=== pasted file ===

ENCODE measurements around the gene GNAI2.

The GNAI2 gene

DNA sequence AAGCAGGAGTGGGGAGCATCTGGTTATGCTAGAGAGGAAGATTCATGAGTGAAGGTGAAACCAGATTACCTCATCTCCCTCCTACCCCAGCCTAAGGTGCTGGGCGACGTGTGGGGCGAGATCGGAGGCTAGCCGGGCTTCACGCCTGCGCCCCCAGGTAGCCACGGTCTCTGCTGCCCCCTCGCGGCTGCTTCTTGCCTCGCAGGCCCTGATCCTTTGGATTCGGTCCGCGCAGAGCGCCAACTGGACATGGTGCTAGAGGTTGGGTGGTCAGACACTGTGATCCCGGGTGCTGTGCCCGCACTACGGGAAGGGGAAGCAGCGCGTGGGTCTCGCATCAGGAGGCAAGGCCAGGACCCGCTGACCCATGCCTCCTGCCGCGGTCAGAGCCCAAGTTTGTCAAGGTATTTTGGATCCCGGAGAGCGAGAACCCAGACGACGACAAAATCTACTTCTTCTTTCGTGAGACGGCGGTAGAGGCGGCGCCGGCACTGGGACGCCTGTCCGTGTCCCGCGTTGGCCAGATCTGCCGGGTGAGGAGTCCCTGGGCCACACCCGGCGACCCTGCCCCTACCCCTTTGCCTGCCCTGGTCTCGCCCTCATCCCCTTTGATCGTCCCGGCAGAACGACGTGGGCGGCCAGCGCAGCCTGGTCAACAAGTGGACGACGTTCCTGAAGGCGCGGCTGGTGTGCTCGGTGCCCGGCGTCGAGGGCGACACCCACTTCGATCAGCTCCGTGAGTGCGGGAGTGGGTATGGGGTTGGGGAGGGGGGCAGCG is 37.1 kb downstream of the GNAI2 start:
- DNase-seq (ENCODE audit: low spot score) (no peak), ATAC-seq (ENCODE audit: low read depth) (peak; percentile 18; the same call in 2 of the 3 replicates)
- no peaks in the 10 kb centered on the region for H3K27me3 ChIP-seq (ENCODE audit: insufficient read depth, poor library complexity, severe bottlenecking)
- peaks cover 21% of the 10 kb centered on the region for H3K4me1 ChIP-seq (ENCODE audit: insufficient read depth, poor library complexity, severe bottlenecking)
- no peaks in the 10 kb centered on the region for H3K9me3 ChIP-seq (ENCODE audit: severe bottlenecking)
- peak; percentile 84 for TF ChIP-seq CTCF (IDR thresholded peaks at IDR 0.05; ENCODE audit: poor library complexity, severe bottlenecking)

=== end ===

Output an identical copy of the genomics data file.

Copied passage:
ENCODE measurements around the gene GNAI2.

The GNAI2 gene

DNA sequence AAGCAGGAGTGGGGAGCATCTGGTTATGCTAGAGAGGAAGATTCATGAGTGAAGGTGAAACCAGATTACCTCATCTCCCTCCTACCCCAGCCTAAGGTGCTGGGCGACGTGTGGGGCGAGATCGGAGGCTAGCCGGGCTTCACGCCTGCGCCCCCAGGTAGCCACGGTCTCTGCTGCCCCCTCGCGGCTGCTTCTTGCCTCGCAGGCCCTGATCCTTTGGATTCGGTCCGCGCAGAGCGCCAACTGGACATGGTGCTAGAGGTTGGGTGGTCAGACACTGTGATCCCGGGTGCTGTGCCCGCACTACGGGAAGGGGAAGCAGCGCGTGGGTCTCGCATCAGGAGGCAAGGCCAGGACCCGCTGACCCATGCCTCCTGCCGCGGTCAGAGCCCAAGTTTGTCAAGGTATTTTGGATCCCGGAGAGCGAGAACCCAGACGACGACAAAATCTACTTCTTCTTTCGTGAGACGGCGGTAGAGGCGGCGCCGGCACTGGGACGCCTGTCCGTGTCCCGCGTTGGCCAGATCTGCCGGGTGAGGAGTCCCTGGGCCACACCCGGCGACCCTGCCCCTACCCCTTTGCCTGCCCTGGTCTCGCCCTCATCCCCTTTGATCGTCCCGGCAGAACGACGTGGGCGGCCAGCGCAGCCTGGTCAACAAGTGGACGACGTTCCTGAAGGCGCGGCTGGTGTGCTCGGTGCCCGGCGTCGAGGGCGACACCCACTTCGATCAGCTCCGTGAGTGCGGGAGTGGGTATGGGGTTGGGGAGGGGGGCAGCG is 37.1 kb downstream of the GNAI2 start:
- DNase-seq (ENCODE audit: low spot score) (no peak), ATAC-seq (ENCODE audit: low read depth) (peak; percentile 18; the same call in 2 of the 3 replicates)
- no peaks in the 10 kb centered on the region for H3K27me3 ChIP-seq (ENCODE audit: insufficient read depth, poor library complexity, severe bottlenecking)
- peaks cover 21% of the 10 kb centered on the region for H3K4me1 ChIP-seq (ENCODE audit: insufficient read depth, poor library complexity, severe bottlenecking)
- no peaks in the 10 kb centered on the region for H3K9me3 ChIP-seq (ENCODE audit: severe bottlenecking)
- peak; percentile 84 for TF ChIP-seq CTCF (IDR thresholded peaks at IDR 0.05; ENCODE audit: poor library complexity, severe bottlenecking)